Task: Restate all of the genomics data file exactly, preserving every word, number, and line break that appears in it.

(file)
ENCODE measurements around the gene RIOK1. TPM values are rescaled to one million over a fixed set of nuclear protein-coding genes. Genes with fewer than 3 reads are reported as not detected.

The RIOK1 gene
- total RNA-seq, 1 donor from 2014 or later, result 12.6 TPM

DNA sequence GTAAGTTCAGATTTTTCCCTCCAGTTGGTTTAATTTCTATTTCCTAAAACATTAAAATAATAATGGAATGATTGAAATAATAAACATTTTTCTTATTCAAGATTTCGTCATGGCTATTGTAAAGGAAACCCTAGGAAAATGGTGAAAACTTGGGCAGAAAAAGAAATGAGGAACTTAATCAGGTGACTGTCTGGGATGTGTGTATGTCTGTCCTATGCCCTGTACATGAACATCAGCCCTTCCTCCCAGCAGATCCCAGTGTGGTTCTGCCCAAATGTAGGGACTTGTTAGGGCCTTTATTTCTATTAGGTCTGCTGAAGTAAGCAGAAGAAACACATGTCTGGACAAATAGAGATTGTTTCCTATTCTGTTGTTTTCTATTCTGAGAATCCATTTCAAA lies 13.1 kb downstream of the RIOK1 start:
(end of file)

ENCODE measurements around the gene RIOK1. TPM values are rescaled to one million over a fixed set of nuclear protein-coding genes. Genes with fewer than 3 reads are reported as not detected.

The RIOK1 gene
- total RNA-seq, 1 donor from 2014 or later, result 12.6 TPM

DNA sequence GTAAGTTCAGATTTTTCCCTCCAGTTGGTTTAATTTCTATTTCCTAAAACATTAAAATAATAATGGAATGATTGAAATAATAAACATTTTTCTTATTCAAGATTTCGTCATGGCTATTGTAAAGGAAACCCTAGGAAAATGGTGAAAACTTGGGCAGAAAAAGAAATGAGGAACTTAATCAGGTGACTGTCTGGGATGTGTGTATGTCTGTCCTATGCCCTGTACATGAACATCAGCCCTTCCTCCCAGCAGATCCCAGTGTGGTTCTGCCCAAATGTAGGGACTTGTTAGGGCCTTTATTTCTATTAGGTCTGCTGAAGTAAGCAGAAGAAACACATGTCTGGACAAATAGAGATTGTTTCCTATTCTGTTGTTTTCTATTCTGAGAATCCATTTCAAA lies 13.1 kb downstream of the RIOK1 start: